A criminal justice professional’s daily work will differ substantially depending on the particular role that they work in. A popular field for people interested in criminal justice is working for a law enforcement agency, taking on jobs with titles like police officer, criminal profiler, or detective. Other popular areas within the criminal justice sector include working within the legal system as a paralegal, correctional officer, or lawyer. Even those who are interested in studying medicine can have fulfilling careers related to criminal justice by working as forensic specialists or clinical psychologists. Day-to-day tasks for someone working in law enforcement are likely include recording evidence, managing case notes, patrolling different communities and jurisdictions to ensure safety, surveilling suspects or persons of interest, and arresting criminals. Other areas of criminal justice, like forensic accounting or the legal sector, may focus more on documenting data, analyzing facts, and writing briefs.

Online Associate Degree in Criminal Justice (AS)

Completing one’s associate degree in criminal justice is a great way to begin a career working in criminal justice. In particular, students will be able to gain exposure to important core knowledge areas, like criminological theories, while also building important skills through writing and mathematics courses. Additionally, after graduation, students will be able to find jobs in the field right away.

The majority of entry-level positions in the field are open to graduates with an associate degree, and many career paths offer opportunities to work one’s way up to higher job titles after gaining years of work experience. Students will often enter the criminal justice field with job titles like forensic science technician, paralegal, parole officer, correctional officer, firefighter, etc. Most of these jobs are critical to keeping community infrastructures running and safe, which means they are well regarded. Additionally, since students can find work after two years of postsecondary schooling, they will find the return on investment in their education quite worthwhile. Payscale has found that the average student who has finished their associate degree in criminal justice will earn $55,000 a year, but one’s chosen profession and experience can greatly affect their overall earning potential.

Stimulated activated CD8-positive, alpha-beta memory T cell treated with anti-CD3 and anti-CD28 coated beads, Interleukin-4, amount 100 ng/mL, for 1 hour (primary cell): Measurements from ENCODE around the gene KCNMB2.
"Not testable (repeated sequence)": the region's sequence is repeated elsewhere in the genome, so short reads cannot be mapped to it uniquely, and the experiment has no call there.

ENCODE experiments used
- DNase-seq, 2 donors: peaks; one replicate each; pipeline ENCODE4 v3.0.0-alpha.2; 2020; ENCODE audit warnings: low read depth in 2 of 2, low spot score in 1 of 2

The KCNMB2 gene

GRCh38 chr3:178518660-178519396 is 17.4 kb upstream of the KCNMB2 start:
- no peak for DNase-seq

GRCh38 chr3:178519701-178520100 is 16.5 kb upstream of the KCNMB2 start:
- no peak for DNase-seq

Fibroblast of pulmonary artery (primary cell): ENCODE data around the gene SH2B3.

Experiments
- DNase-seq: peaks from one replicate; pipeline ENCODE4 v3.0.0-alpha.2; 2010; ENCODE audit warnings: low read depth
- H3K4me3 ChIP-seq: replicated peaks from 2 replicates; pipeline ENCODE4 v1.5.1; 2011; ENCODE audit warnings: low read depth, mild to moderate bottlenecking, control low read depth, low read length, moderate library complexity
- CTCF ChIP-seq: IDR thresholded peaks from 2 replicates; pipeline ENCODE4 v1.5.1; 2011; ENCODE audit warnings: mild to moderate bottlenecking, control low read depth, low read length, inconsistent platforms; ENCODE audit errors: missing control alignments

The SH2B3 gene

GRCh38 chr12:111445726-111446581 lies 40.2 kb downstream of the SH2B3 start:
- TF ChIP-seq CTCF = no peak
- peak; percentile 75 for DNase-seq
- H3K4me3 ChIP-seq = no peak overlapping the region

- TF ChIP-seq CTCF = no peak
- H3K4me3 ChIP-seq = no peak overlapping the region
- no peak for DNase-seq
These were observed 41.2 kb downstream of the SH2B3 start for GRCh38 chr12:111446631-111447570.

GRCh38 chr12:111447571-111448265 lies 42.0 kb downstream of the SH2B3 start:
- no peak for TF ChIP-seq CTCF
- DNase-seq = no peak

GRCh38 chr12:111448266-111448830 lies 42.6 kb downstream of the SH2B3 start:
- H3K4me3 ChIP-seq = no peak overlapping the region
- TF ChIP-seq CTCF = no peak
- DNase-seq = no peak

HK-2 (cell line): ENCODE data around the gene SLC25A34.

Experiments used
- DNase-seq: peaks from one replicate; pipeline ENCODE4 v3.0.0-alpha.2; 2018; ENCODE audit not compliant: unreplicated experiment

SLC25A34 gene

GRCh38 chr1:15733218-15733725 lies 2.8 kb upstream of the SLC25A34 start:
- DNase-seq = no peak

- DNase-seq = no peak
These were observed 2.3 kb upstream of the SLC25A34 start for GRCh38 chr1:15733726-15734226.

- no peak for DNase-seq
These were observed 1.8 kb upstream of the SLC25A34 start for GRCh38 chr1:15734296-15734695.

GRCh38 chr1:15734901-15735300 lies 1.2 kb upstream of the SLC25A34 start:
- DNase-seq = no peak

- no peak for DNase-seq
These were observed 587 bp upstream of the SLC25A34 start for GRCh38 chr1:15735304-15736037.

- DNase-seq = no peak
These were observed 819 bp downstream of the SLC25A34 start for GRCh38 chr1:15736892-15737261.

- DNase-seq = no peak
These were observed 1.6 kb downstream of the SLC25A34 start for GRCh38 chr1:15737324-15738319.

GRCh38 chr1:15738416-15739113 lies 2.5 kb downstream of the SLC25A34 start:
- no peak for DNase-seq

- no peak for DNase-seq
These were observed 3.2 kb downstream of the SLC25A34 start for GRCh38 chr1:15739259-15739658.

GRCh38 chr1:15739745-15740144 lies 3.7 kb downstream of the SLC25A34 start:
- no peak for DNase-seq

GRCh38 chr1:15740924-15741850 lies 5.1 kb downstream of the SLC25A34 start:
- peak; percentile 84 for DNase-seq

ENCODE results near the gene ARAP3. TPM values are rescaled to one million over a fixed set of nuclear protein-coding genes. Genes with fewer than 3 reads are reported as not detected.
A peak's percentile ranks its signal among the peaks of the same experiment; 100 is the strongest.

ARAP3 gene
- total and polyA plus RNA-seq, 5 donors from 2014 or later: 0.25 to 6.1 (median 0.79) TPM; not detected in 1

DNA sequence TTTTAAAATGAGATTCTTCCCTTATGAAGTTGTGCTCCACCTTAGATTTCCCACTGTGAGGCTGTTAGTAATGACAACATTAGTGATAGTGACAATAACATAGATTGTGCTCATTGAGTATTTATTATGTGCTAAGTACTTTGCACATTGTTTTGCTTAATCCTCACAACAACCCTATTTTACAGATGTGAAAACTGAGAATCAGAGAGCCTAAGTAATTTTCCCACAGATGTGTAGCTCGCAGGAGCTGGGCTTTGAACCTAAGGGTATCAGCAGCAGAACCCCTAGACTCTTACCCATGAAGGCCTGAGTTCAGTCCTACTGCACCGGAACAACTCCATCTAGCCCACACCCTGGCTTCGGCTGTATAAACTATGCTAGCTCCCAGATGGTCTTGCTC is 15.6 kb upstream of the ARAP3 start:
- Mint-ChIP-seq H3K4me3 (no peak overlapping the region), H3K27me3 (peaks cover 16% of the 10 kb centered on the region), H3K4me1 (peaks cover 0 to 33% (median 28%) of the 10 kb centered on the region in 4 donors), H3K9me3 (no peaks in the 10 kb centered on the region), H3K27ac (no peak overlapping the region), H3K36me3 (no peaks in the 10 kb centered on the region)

Online Bachelor's Degree in Criminal Justice (BS)

Students looking to pursue a bachelor’s degree in criminal justice can choose between a variety of different options, including majoring in areas like criminology or criminal psychology. These degrees are typically well regarded by employers looking to hire new graduates into their organization, especially for students seeking to pursue a more specialized career path within the criminal justice field.

For instance, students who wish to become FBI agents will typically need to fulfill several strict requirements. These include completing at least a bachelor’s degree from an accredited college or university, and applicants must also be a US citizens and have at least two years of work experience post-college. Compared to associate degree holders, graduates holding a bachelor’s degree in the criminal justice-related field will likely find themselves eligible for the higher-paying entry-level roles in the field after graduation. Payscale has found that the average person with a bachelor’s degree in criminal justice earns $61,000 per year, though one’s actual salary will differ depending on which area of the criminal justice field one is working in.

Online Master's Degree in Criminal Justice (MS or MC)

Typically, a master’s degree in criminal justice is not a prerequisite for entering the field, and the majority of workers in this area will not have pursued an MBA. However, some specialties like forensic accounting may require a master’s degree before one can work in the field. This is because most organizations or individuals looking to hire a forensic accountant will look for someone who has obtained a CPA, and many students will work toward their master’s in accounting before they sit for the CPA exam.

For those looking to become public defendants, they will need to have completed law school. As such, whether or not someone needs a master’s degree to work in the criminal justice field is highly dependent on their chosen pathway. Even so, while most criminal justice positions do not require a master’s degree, going to graduate school can help students master higher-level knowledge and provide them with greater tools for management and administrative roles. This can lead to faster promotions to managerial or supervisory positions in the field such as correctional officer supervisor, police supervisor, criminologist, or district attorney. According to Payscale, the average holder of a master’s degree in a criminal justice field will earn $66,000 per year.